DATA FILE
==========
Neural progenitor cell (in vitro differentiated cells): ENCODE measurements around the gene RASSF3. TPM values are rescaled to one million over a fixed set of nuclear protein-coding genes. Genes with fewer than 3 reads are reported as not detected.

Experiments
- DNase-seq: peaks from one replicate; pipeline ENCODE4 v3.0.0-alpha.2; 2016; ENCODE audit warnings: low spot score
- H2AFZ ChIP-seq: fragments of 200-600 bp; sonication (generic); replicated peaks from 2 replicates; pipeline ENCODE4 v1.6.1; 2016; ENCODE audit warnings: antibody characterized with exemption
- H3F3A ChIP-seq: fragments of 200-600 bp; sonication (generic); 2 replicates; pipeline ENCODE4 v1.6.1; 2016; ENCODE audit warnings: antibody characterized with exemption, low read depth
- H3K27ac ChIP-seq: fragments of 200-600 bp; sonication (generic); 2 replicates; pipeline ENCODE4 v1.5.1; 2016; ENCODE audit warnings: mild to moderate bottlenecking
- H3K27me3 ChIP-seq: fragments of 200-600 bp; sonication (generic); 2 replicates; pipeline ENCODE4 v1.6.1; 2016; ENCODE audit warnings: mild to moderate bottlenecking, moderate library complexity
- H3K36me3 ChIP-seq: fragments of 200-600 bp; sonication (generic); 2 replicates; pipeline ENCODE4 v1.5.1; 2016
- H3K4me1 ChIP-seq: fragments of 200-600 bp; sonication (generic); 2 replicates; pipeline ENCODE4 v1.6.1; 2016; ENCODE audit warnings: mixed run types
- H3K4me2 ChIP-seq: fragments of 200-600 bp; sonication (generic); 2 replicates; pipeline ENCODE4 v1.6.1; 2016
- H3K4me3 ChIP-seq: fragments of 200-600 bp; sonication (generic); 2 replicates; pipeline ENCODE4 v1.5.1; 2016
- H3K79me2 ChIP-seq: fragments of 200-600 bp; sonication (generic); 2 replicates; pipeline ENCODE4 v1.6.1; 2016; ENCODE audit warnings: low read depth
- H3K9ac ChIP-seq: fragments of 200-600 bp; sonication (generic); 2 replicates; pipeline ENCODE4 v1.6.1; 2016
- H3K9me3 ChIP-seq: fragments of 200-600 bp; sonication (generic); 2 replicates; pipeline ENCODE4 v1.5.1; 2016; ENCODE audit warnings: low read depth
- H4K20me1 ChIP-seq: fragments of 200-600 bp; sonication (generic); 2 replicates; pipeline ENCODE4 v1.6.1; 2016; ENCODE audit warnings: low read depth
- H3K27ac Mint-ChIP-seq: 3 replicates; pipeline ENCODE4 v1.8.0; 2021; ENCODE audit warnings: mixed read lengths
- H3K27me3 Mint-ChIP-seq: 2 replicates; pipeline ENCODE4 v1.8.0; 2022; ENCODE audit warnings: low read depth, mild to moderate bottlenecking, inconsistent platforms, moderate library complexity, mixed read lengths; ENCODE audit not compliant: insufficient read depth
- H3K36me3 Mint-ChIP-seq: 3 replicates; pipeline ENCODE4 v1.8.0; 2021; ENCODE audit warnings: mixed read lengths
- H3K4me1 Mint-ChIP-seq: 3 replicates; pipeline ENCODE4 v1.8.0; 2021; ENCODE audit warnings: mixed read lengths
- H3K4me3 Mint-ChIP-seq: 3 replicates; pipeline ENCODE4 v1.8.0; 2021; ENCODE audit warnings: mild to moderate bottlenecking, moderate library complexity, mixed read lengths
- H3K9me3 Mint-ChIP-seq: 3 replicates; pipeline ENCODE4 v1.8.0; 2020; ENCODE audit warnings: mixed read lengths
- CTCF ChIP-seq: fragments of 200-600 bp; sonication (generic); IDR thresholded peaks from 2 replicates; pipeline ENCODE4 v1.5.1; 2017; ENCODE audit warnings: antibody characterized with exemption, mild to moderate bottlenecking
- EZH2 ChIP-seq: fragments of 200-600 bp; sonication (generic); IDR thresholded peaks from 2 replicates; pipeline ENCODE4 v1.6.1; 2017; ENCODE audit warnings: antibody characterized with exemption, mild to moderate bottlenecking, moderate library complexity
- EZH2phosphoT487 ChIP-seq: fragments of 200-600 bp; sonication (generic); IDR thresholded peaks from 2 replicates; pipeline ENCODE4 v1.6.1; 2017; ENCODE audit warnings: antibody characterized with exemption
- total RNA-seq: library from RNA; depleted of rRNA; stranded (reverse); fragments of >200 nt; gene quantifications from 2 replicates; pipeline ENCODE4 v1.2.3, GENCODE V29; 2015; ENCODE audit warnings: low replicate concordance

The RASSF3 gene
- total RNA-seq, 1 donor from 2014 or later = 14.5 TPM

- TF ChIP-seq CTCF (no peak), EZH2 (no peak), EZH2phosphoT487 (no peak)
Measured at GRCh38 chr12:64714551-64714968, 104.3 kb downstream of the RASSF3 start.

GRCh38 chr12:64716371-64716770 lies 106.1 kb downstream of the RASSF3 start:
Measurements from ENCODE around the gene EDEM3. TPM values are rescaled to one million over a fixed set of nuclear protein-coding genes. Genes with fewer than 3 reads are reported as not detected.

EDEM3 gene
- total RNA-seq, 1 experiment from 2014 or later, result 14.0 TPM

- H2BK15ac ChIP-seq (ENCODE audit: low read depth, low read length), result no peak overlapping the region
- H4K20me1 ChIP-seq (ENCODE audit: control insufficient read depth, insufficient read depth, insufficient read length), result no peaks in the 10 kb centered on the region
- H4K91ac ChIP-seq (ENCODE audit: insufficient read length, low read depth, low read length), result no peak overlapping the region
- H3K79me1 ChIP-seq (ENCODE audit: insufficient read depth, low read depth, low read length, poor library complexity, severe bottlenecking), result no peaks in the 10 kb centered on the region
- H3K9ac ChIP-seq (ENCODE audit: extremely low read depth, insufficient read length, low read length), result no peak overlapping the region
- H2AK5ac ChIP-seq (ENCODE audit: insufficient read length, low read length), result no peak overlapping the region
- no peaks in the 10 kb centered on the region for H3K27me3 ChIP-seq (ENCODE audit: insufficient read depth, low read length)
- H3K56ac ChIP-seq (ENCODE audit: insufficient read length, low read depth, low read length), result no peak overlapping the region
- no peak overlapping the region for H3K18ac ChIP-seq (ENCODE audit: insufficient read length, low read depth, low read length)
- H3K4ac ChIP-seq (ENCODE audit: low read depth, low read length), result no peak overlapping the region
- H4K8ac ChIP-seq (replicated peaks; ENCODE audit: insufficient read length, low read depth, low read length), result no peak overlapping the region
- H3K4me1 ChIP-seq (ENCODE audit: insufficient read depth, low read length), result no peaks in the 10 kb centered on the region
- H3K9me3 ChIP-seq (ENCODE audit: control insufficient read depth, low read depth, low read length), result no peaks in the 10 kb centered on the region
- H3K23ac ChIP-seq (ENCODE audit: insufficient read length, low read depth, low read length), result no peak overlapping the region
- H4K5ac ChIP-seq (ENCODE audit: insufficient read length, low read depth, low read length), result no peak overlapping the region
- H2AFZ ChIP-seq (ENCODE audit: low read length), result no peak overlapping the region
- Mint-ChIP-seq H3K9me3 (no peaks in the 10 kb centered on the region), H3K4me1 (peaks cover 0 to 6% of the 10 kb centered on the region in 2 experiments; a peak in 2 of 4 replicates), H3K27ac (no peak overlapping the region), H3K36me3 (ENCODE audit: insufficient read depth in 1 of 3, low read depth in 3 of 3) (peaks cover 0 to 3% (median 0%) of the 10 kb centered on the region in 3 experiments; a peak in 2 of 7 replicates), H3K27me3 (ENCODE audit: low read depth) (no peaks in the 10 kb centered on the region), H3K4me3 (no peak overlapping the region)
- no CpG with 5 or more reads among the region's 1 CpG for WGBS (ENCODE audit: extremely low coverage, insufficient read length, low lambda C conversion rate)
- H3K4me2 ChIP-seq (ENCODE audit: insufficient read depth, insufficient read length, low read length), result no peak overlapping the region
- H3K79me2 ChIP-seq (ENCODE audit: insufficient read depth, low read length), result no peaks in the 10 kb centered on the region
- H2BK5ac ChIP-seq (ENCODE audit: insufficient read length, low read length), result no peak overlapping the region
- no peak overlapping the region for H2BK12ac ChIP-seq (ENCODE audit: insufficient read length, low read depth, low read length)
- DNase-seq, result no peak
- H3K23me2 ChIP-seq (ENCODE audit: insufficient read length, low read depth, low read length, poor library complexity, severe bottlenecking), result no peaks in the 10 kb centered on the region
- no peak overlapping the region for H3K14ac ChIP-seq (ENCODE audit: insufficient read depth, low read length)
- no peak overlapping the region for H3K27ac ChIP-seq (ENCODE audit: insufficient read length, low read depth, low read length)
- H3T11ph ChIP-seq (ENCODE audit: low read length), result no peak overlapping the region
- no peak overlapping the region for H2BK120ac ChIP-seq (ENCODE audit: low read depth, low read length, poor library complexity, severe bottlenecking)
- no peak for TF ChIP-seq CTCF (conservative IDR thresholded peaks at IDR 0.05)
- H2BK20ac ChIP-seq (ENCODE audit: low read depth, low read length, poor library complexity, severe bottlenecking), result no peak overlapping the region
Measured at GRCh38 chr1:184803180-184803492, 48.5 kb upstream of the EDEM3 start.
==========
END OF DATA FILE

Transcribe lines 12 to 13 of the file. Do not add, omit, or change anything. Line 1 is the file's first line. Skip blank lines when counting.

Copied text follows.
- H3K79me2 ChIP-seq: fragments of 200-600 bp; sonication (generic); 2 replicates; pipeline ENCODE4 v1.6.1; 2016; ENCODE audit warnings: low read depth
- H3K9ac ChIP-seq: fragments of 200-600 bp; sonication (generic); 2 replicates; pipeline ENCODE4 v1.6.1; 2016